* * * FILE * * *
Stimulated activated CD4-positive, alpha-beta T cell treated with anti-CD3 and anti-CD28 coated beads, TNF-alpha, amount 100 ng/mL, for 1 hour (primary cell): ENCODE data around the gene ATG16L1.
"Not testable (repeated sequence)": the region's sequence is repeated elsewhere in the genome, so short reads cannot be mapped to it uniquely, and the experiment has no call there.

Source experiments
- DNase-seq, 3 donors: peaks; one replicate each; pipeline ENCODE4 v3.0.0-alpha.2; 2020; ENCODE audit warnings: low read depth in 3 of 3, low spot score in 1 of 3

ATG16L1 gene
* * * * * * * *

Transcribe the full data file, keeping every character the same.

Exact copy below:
Stimulated activated CD4-positive, alpha-beta T cell treated with anti-CD3 and anti-CD28 coated beads, TNF-alpha, amount 100 ng/mL, for 1 hour (primary cell): ENCODE data around the gene ATG16L1.
"Not testable (repeated sequence)": the region's sequence is repeated elsewhere in the genome, so short reads cannot be mapped to it uniquely, and the experiment has no call there.

Source experiments
- DNase-seq, 3 donors: peaks; one replicate each; pipeline ENCODE4 v3.0.0-alpha.2; 2020; ENCODE audit warnings: low read depth in 3 of 3, low spot score in 1 of 3

ATG16L1 gene